November so far has been a volatile month, at least in the sharemarket.

Just look at the market moves on 9 November three weeks ago … something about an overseas election which, when the results were announced, the market didn’t take kindly to.

The S&P/ASX 200 fell almost 4% on the news that Donald Trump was elected leader of the free world.

The next day, 10 November, the same index rises 5.4% from the previous day’s low. Why?

Donald Trump was elected leader of the free world.

Apparently, things aren’t so bad 24 hours later.

And what about particular stocks on 9 November?

Bapcor Ltd (ASX: BAP) fell 8.5% and iSentia Group Ltd (ASX: ISD) fell 6.2%. But you could argue the companies these stocks represent are on the nose anyway for short-term reasons particular to each (see here and here).

When I see this sort of market volatility though, and ditto for 2008/09 (aka the GFC), I can’t help but think back to the 1980s when I was a kid.

But no, it’s not about markets or the ’87 crash that I’m reminded of. Instead, it’s business volatility.

For whatever reason, my mind turns to British PC maker Amstrad.

In the late ‘80s, Amstrad was a manufacturer of home computers, competing mainly with the likes of Commodore and Sinclair, but it also produced a range of MS-DOS/Windows-based PCs with gorgeous monochrome screens (sarcasm intended).

Their television advertising theme in Australia back then was …

It’s a business out there”.

This slogan was a play on the old English idiom, “it’s a jungle out there” meaning the world can be a dangerous and threatening place, a ‘jungle’ where every dog is out to ‘do’ the other in a world that can be only imagined as a vicious ‘blood sport’.

As evidenced by Amstrad itself, things change and business volatility meant Amstrad eventually lost its market-leading position in the competitive European personal computer market due to problems with is third-party-manufactured hard drives. This was the beginning of its decline in the British PC market.

Throughout the 90s Amstrad then focused less and less on desktop PCs. The original Amstrad was eventually wound up by 1997 before being reincarnated as new Amstrad, a sole manufacturer of set top boxes to the UK satellite television industry, and eventually lost its right to live independently when shareholders sold out to BSkyB.

Yes, things change in the business jungle, and similarly to Amstrad’s experience throughout the ‘80s and ‘90s in the UK, you can expect more of the same business volatility here in Australia.

Prime recent examples of business restructuring include:

  • the spinning out of South32 Ltd (ASX: S32) from BHP Billiton Limited (ASX: BHP) back in the first half of 2015,
  • the traumatic closing of the Masters Home Improvement business currently being conducted by its parent Woolworths Limited (ASX: WOW), and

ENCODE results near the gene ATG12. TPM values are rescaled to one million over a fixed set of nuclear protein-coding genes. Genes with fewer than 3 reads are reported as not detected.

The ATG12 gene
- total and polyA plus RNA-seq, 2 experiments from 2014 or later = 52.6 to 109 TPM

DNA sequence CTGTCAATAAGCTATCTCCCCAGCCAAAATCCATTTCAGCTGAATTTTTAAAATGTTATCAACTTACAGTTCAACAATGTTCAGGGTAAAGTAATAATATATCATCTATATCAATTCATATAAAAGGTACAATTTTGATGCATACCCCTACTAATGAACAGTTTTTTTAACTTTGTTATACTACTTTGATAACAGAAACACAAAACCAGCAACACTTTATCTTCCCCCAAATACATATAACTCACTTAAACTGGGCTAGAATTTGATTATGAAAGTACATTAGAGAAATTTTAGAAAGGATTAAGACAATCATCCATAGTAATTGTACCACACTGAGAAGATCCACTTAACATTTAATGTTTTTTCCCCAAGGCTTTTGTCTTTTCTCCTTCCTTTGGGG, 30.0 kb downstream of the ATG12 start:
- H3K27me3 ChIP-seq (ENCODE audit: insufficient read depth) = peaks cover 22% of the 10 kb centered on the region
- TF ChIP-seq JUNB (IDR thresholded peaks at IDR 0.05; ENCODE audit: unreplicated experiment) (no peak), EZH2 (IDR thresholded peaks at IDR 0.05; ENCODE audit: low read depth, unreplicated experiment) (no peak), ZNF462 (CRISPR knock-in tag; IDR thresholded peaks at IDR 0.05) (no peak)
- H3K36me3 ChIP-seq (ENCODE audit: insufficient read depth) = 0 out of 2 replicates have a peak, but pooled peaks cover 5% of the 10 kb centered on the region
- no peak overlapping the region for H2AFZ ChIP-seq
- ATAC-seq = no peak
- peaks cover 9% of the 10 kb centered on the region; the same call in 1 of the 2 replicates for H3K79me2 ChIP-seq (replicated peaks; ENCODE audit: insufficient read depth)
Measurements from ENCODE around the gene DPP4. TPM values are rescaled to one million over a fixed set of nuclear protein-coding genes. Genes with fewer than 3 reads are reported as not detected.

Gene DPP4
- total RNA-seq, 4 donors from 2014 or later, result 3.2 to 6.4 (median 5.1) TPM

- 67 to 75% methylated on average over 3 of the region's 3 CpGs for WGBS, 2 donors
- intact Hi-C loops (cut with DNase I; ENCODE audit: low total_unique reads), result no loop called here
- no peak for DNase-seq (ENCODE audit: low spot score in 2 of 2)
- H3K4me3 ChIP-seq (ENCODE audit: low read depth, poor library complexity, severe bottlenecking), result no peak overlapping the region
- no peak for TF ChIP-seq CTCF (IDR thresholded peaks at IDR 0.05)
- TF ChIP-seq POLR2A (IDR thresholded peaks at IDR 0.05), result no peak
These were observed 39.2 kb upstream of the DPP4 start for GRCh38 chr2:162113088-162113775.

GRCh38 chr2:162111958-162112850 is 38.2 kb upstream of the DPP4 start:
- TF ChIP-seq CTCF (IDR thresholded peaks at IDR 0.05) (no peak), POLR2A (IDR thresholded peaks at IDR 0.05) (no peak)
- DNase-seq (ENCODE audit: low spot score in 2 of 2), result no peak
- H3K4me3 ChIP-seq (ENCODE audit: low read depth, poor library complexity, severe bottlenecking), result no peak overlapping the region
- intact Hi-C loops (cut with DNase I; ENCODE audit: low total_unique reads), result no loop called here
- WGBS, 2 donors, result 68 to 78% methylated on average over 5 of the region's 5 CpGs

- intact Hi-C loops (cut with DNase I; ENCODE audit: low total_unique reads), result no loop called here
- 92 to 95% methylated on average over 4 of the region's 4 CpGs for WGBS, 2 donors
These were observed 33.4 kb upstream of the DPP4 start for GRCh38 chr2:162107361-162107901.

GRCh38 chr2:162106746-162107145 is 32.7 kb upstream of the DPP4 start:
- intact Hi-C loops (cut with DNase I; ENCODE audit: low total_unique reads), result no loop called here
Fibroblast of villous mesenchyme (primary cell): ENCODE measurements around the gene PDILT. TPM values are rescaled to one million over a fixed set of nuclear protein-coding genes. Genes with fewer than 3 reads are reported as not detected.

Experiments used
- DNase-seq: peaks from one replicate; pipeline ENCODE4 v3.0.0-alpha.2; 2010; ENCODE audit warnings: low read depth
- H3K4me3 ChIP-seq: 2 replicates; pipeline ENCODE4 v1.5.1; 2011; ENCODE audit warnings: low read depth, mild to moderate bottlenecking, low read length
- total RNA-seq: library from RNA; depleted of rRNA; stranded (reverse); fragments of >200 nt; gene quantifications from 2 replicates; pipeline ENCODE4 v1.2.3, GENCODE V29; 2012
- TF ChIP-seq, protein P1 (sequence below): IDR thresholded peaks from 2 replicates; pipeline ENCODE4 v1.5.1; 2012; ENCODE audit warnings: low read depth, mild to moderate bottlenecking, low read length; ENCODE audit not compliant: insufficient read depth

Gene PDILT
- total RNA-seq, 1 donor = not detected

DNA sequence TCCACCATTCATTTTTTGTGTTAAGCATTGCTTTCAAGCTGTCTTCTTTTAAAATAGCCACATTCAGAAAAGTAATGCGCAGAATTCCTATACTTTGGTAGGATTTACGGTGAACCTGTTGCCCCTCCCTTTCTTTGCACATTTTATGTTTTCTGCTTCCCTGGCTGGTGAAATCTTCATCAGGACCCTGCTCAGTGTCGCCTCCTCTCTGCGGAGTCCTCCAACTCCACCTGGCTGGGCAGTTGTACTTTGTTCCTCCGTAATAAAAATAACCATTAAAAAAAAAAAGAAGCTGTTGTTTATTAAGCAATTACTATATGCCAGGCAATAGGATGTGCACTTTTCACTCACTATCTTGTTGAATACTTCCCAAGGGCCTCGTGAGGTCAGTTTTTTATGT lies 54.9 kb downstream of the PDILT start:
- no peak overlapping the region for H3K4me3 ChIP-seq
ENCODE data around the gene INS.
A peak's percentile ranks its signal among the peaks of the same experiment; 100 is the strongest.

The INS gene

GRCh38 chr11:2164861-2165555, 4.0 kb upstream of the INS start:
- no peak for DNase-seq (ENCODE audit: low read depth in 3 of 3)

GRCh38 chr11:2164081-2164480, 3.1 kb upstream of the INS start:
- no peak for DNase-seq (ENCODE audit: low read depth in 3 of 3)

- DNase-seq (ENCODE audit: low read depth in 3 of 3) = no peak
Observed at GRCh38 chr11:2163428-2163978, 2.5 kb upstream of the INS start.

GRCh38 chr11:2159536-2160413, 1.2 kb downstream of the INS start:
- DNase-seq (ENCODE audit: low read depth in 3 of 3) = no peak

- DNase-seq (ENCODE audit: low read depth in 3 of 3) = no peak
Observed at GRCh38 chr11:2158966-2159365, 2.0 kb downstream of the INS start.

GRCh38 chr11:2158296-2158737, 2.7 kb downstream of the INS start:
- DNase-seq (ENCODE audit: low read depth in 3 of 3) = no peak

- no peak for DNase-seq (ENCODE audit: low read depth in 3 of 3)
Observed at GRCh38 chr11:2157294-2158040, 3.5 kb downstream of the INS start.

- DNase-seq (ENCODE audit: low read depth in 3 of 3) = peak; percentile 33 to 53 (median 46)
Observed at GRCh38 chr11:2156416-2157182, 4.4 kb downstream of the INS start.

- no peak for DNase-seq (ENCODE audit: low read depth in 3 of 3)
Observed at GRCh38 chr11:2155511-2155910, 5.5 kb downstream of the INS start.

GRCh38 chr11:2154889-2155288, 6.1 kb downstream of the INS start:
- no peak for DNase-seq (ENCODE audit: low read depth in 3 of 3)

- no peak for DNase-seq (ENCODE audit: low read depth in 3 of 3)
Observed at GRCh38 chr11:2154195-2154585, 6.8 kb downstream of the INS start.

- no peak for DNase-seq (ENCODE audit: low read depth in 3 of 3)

• the German joint venture and acquisition in late 2015 of Joey’s Pizza by Domino’s Pizza Enterprises Ltd (ASX: DMP)

As sure as the sharemarket will continue to rise and fall this week, so will the efforts of companies to constantly try to improve their competitive position … or fail in the attempt.

Foolish takeaway

When it comes to volatility then, the world is indeed a dangerous place, but it’s not just sharemarket movements you need to be wary of.

There’s good and bad in the business world too (depending on which side of a transaction your company is on), but it’s up to you to mitigate this with a sensible strategy of:

  • selective and rational selection of a company’s shares for your portfolio
  • patience in allowing your companies’ business strategies to play out (this can take years), and
  • buying a sensible number of stocks that are not too few or too many in number (i.e., anywhere between 15 and 30 stocks is a sensible number for the purposes of diversification)

After all, if you bought Estia Health Ltd (ASX: EHE) a year ago, its 62% fall shouldn’t kill you if Estia was only a 4% position in your portfolio, and likewise, you don’t want to own too many stocks where a doubling in the share price doesn’t impact on your net wealth in a meaningful way. For example a company like the a2 Milk Company Ltd (Australia) (ASX: A2M).

Anyone can buy shares in listed businesses, but to achieve success, you’re going to need to be cognisant of the reality of the business (and sharemarket) world and develop an investment strategy to deal with it.

Hopefully, this article is a starting point for many of you.

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Motley Fool contributor Edward Vesely owns shares of Bapcor and iSentia Group Ltd. The Motley Fool Australia owns shares of A2 Milk and Bapcor. We Fools may not all hold the same opinions, but we all believe that considering a diverse range of insights makes us better investors. The Motley Fool has a disclosure policy. This article contains general investment advice only (under AFSL 400691). Authorised by Bruce Jackson.